There are 'far-right' groups out there, and it sounds like an aphorism to say murdering people is wrong (Jo Cox MP, worshippers in Finsbury Park). But the description 'far-right' is used as an insult to any group not as far-left as the current incarnation of the three main British political parties, the three we call LibLabCon. Any suggestion that multiculturalism has not been an overwhelming success gets a cry of Nazi!!! Any concern that large scale immigration has changed our towns and cities such that we no longer feel at ease in our ancestoral home is greeted with 'Fascist', usually from a puny black-clad youngster in a face mask.
My husband refused to renew his union subscription a few years ago. "I'm not paying them £10 a month just to insult my wife and call her a fascist. I can insult her at home for free." The groups and people I have followed, observed around England, supported these last few years, EDL, March for England, Football Lads, Tommy Robinson, Anne Marie Walters, Paul Weston, Liberty GB, Pegida etc are, as the EDL say, "Not far right; just not far wrong."
But back to Oswald Mosley and his son Max who being some years older than me took a central role in the events of 31st July 1962. I being only 8 years old was whisked away in the back of my uncles' car and never saw a single man in a funny shirt, much less doing a funny walk.
I have mentioned more than once that my father and his younger brother were present right at the back of Cable Street (such was the crowd) in October 1936 when Oswald Mosley and his British Union of Fascists tried and failed to march through east London. When war broke out both Sir Oswald and his wife Diana (nee Mitford) were interned as potential threats to the nation. She was considered far more dangerous. Sir Oswald was heavily influenced by Mussolini of Italy; Lady Mosley was a personal friend of Adolf Hitler and knew prominent nazis rather too well. After the war Mosley formed The Union Movement and it was on behalf of this party that he decided to address the crowds at two spots in east London on that afternoon. It was the school holidays, and also the period when my father's workplace closed for the workers fortnight holiday. We were visiting my father's parents in Bethnal Green. My grandmother wasn't in and my youngest uncle having heard that "there are blackshirts rioting in Ridley Road" (Ridley Road was a street market in Dalston Hackney - my mother favoured it for drapery and haberdashery) and "we better go find Mum." He owned a small car, my dad said he would come too, and they obviously were not expecting any real trouble as I was allowed along. A ride in a car was at that time a rare treat.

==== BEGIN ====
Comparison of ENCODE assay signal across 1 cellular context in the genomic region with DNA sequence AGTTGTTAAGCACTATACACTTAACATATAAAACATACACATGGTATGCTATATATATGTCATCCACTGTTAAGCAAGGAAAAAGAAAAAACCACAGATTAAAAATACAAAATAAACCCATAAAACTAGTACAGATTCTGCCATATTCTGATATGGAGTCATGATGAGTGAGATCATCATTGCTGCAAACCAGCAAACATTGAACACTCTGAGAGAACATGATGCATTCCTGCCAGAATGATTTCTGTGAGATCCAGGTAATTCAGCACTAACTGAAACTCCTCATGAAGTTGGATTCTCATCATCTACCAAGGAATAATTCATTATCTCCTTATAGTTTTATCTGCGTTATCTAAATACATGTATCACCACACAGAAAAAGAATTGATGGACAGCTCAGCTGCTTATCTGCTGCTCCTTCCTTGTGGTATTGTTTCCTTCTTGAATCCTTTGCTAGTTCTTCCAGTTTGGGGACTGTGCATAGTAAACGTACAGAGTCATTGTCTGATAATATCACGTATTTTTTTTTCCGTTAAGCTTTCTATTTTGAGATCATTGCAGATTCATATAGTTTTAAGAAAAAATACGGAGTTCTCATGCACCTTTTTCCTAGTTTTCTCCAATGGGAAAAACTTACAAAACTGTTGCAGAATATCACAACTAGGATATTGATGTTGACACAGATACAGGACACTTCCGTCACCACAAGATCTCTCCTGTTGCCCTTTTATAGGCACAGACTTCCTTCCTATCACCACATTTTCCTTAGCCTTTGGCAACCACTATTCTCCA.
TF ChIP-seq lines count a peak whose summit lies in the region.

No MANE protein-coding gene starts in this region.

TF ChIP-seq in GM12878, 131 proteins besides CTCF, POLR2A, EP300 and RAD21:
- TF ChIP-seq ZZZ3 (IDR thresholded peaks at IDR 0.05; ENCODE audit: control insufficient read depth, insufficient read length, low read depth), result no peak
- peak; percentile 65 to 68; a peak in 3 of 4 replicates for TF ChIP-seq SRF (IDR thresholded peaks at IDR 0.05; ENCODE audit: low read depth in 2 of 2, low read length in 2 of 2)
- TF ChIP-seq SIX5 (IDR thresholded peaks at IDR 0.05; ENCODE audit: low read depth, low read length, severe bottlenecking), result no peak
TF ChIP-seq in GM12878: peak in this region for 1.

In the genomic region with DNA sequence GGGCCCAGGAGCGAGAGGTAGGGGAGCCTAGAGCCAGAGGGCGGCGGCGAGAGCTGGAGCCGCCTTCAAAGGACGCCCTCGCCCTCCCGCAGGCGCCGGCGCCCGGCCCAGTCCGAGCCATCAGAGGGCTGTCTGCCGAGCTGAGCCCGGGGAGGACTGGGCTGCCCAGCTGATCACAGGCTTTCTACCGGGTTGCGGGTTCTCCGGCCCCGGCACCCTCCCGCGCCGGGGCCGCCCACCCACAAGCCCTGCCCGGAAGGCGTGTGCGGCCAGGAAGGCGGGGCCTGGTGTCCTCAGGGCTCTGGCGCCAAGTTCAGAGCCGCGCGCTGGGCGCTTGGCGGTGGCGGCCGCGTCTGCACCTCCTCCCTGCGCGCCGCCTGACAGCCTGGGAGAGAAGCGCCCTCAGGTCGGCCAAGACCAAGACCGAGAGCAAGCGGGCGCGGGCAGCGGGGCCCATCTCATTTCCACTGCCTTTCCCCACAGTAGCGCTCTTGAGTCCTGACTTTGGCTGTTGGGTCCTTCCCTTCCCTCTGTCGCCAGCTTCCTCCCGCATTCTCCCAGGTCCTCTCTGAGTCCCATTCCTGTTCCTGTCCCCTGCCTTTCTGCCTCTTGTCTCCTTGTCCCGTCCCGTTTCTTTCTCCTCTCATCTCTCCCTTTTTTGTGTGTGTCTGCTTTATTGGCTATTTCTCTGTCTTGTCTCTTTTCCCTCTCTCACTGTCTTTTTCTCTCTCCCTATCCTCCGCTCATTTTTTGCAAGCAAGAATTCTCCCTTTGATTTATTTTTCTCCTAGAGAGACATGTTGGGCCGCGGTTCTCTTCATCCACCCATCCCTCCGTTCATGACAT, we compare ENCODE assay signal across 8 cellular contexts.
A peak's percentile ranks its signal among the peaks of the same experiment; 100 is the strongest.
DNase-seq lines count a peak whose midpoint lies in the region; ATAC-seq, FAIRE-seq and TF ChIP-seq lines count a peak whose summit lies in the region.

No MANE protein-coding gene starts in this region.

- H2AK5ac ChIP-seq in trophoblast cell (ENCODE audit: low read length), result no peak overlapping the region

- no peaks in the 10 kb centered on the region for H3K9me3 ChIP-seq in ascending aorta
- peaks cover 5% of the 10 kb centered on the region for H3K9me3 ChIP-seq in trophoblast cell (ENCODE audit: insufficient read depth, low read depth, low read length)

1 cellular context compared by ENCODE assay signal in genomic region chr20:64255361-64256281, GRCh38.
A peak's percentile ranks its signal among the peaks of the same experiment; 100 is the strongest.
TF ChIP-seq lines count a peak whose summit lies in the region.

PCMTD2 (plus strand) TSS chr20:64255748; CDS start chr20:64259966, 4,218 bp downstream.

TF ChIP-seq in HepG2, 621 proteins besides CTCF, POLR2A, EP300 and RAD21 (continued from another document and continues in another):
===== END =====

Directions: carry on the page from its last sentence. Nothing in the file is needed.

At the time there was a weekly programme called All Our Yesterdays which was a news roundup of the cinema newsreel and newspaper headlines of that week, 25 years previously. Dad and I always watched this together, so I had seen newsreel of blackshirts and Nazis and thought I knew what to expect. We drove down Kingsland Road passing the top of Ridley Road. It was more packed than during a market day but no stalls - people were jostling and shoving but nothing to frighten a child or endanger an elderly lady. The footage of Ridley Road Dalston starts at 0.26.
My uncle carried on. I now know from the second piece of newsreel below that the Blackshirts (who were in normal clothes after 1936) moved on to Victoria park Square which was much nearer my grandparents and uncle's home.
But I don't remember seeing anything notable, neither did we see my grandmother who beat us back to her home and couldn't understand the fuss. So that's my anecdote about Oswald Mosley - I never saw nuffink.
Max Mosley is quite clear in the first newreel at 0.38, so he can't deny it. The fights were man to man, with fists. The police wore helmets but didn't have to wear armour like robocop.
I recognise some of the shops, especially Kossoff the bakers; a cake from there was a more frequent treat. The faces are those I remember from my childhood. Not individuals but part of the scenery, familiar. They were family friends whose neighbours had lost cousins in the camps - relatives who didn't make the move from Poland or Anatevka in 1881 or 1905. Hence their scorn for a man who had almost given succor to the enemy. Notice that although by this time the Mosleys were also speaking about the recent arrival of West Indian immigrants there isn't a single black face to be seen.
Ridley Road then had a lot of stalls run by Jewish families (rollmops, rye bread, buttons) . Over the years the demographic changed and is changing again. Recent news was concern at the sale of illegal and unsafe bush meat. Most recent is concern about gentrification as English people move back into the area. It has changed out of all recognition in my lifetime.
Below, modern Antifaschistische Aktion, also known as Antifa on Victoria Embankment last April, refusing to move for the police.